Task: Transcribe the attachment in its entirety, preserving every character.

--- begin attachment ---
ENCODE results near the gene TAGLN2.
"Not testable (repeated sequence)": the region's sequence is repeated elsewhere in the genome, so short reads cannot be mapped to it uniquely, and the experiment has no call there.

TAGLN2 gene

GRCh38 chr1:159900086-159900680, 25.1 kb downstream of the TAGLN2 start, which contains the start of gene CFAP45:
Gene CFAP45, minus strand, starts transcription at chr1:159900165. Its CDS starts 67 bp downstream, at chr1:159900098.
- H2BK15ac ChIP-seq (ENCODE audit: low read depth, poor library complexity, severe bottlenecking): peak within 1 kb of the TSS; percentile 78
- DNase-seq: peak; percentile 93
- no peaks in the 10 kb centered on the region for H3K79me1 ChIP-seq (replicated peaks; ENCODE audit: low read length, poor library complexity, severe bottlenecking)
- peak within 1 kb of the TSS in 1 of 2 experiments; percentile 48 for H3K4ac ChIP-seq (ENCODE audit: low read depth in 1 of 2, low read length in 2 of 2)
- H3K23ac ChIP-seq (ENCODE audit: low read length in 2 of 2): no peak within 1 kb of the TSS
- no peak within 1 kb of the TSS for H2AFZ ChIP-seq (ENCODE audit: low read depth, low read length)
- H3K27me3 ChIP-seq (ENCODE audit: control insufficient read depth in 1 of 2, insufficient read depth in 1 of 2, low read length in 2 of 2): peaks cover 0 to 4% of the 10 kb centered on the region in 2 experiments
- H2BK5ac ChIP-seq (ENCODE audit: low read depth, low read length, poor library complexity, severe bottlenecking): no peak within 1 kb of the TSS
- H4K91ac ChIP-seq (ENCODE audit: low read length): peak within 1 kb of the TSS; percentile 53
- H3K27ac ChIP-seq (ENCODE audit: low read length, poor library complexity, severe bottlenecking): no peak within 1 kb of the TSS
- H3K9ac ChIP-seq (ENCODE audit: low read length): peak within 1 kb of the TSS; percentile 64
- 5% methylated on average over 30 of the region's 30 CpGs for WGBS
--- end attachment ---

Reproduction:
ENCODE results near the gene TAGLN2.
"Not testable (repeated sequence)": the region's sequence is repeated elsewhere in the genome, so short reads cannot be mapped to it uniquely, and the experiment has no call there.

TAGLN2 gene

GRCh38 chr1:159900086-159900680, 25.1 kb downstream of the TAGLN2 start, which contains the start of gene CFAP45:
Gene CFAP45, minus strand, starts transcription at chr1:159900165. Its CDS starts 67 bp downstream, at chr1:159900098.
- H2BK15ac ChIP-seq (ENCODE audit: low read depth, poor library complexity, severe bottlenecking): peak within 1 kb of the TSS; percentile 78
- DNase-seq: peak; percentile 93
- no peaks in the 10 kb centered on the region for H3K79me1 ChIP-seq (replicated peaks; ENCODE audit: low read length, poor library complexity, severe bottlenecking)
- peak within 1 kb of the TSS in 1 of 2 experiments; percentile 48 for H3K4ac ChIP-seq (ENCODE audit: low read depth in 1 of 2, low read length in 2 of 2)
- H3K23ac ChIP-seq (ENCODE audit: low read length in 2 of 2): no peak within 1 kb of the TSS
- no peak within 1 kb of the TSS for H2AFZ ChIP-seq (ENCODE audit: low read depth, low read length)
- H3K27me3 ChIP-seq (ENCODE audit: control insufficient read depth in 1 of 2, insufficient read depth in 1 of 2, low read length in 2 of 2): peaks cover 0 to 4% of the 10 kb centered on the region in 2 experiments
- H2BK5ac ChIP-seq (ENCODE audit: low read depth, low read length, poor library complexity, severe bottlenecking): no peak within 1 kb of the TSS
- H4K91ac ChIP-seq (ENCODE audit: low read length): peak within 1 kb of the TSS; percentile 53
- H3K27ac ChIP-seq (ENCODE audit: low read length, poor library complexity, severe bottlenecking): no peak within 1 kb of the TSS
- H3K9ac ChIP-seq (ENCODE audit: low read length): peak within 1 kb of the TSS; percentile 64
- 5% methylated on average over 30 of the region's 30 CpGs for WGBS